San Bernardino toll bill nears passage

By Keith Goble, Land Line state legislative editor | Thursday, August 06, 2015

A push underway at the California statehouse covers congestion concerns that affect nearly 50,000 trucks per day in the San Bernardino area.

The Senate Transportation Committee voted unanimously to advance a bill to authorize the California Department of Transportation to construct a toll lane on the area’s Interstate 10 and 15 corridors. The San Bernardino County Transportation Commission would be permitted to operate a value-pricing program on the corridors.

Existing toll-free lanes could not be converted to pay lanes. However, high-occupancy vehicles lanes could be converted to high-occupancy toll lanes.

AB914 now moves to the Senate floor for further consideration. If approved there, it would head back to the Assembly for approval of changes.

During a recent meeting on transportation issues, Assemblywoman Cheryl Brown, D-San Bernardino, highlighted the fact that one of every five jobs produced last year in the Inland Empire came from warehousing, distribution and trucking.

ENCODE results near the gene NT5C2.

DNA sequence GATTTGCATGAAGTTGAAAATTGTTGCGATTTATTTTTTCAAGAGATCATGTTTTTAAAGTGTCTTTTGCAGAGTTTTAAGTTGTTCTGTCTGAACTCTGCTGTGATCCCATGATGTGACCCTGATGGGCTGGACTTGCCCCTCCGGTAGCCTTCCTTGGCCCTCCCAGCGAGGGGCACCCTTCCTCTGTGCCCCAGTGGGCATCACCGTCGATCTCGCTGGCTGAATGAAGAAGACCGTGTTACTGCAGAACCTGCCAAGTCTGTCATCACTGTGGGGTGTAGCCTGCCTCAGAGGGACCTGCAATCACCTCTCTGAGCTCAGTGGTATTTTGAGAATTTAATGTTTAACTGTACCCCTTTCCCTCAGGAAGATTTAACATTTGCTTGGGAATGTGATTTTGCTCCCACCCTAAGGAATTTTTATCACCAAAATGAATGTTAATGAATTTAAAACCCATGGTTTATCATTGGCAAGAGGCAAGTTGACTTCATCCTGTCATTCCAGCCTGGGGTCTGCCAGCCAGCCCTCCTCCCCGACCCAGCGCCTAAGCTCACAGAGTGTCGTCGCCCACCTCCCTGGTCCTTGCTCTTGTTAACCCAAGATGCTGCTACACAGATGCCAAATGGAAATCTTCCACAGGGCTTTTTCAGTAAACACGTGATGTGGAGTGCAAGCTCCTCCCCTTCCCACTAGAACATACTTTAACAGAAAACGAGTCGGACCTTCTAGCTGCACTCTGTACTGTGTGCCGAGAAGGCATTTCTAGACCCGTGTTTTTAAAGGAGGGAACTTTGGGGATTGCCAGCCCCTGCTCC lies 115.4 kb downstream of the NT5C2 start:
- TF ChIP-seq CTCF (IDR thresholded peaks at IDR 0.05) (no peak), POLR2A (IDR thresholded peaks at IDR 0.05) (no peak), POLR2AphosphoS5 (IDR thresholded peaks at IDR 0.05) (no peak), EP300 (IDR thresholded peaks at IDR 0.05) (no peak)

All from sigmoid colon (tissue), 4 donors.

“Trucking and logistics is the most important component of our local economy. … It’s really important that it remains robust because that’s where the majority of jobs are created,” Brown stated.

The San Bernardino Association of Governments, which is also legally organized as the county transportation commission, is proposing two projects for tolling authority. Specifically, the association wants to improve the 35-mile stretch of I-10 from Pomona to Redlands and the 35-mile stretch of I-15.

The commission would also be permitted to pursue extending the HOT lanes to include I-10 connectors into Los Angeles County and on I-15 into Riverside County.

Brown said during a Senate Transportation Committee hearing on the bill that the I-10 and I-15 corridors now get 260,000 and 223,000 vehicles per day, respectively. The combined figure is expected to increase to 668,500 vehicles daily by 2045.

The routes are also identified as important goods movement corridors with up to 47,500 trucks per day.

Advocates say the bill would give the commission the tools necessary to better manage existing congestion concerns and accommodate growth in the commuter and trade corridors.

Opponents say they are concerned about the burden of debt that would be necessary to finance the value-pricing program.

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